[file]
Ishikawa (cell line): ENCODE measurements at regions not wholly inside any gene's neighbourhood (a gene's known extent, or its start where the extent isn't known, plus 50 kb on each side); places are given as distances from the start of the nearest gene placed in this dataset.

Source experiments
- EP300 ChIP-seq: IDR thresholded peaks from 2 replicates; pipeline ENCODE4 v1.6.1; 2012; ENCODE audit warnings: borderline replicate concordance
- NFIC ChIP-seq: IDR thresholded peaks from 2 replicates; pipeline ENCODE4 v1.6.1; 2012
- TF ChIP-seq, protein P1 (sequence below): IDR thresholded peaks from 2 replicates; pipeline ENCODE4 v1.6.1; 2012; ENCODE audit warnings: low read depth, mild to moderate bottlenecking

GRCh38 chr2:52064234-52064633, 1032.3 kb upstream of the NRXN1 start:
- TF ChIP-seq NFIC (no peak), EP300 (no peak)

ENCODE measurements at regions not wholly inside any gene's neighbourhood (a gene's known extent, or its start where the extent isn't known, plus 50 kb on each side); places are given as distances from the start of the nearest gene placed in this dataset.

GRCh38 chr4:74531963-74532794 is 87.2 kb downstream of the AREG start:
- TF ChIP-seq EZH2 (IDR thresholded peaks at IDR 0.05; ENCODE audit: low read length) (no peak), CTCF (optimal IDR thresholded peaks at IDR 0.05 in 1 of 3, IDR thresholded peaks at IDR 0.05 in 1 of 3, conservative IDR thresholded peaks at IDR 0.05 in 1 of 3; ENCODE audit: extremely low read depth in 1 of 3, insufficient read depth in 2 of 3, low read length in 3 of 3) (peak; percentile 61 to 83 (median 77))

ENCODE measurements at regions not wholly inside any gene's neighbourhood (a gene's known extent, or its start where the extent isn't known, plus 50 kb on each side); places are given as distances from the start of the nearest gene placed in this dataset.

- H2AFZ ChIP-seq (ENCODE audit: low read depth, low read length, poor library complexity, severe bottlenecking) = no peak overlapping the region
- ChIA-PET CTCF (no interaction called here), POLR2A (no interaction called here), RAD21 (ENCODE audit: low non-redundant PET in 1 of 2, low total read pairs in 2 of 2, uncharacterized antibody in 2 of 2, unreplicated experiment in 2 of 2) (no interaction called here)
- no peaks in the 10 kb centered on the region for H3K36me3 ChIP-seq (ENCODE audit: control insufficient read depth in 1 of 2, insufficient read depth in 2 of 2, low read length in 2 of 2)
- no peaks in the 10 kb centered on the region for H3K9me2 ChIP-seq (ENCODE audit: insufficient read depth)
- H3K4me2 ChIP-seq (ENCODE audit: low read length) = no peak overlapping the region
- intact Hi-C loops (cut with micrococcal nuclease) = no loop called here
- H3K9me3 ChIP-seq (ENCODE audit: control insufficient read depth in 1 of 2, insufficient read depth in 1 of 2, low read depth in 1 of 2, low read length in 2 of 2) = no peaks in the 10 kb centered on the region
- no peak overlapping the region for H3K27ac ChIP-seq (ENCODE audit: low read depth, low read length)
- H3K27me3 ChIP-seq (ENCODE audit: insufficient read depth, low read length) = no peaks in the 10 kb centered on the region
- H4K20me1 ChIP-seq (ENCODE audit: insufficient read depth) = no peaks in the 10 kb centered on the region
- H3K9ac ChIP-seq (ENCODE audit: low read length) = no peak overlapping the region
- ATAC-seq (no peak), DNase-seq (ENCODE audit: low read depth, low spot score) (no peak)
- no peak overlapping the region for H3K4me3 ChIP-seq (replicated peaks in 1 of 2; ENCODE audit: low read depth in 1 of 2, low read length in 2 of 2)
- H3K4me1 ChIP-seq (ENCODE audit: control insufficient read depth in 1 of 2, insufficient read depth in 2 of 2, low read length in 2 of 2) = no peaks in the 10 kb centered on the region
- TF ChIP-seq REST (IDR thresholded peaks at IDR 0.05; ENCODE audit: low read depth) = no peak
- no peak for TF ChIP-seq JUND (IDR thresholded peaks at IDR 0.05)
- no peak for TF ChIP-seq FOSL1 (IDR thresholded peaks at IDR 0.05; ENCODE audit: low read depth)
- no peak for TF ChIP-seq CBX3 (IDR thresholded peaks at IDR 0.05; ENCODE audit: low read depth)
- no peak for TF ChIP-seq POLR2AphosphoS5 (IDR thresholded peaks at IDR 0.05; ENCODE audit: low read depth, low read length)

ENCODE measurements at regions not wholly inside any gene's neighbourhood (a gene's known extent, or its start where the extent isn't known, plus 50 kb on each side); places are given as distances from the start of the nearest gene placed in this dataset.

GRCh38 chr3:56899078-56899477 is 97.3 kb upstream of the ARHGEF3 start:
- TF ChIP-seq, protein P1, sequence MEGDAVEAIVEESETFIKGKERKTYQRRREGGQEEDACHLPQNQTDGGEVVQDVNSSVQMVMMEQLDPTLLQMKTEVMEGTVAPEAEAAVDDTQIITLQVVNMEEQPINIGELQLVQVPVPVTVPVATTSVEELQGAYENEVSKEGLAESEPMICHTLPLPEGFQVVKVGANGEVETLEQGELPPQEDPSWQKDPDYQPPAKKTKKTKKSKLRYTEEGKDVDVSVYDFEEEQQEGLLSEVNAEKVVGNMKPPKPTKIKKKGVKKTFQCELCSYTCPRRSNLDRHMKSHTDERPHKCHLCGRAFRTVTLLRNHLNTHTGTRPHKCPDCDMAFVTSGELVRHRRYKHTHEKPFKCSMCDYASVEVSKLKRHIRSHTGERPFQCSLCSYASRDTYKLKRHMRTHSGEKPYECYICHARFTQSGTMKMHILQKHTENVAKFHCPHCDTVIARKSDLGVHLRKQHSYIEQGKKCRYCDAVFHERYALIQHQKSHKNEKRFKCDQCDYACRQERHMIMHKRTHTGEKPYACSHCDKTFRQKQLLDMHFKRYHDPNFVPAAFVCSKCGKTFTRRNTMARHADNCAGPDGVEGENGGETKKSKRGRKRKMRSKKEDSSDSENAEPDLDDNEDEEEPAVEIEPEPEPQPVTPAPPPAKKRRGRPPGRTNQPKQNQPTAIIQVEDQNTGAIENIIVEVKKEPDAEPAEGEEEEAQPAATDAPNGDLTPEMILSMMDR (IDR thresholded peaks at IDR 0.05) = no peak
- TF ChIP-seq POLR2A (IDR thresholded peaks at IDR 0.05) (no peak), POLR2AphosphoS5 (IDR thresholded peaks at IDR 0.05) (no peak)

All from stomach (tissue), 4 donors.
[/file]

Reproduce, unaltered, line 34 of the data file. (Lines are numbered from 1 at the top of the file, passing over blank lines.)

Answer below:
- TF ChIP-seq POLR2A (IDR thresholded peaks at IDR 0.05) (no peak), POLR2AphosphoS5 (IDR thresholded peaks at IDR 0.05) (no peak)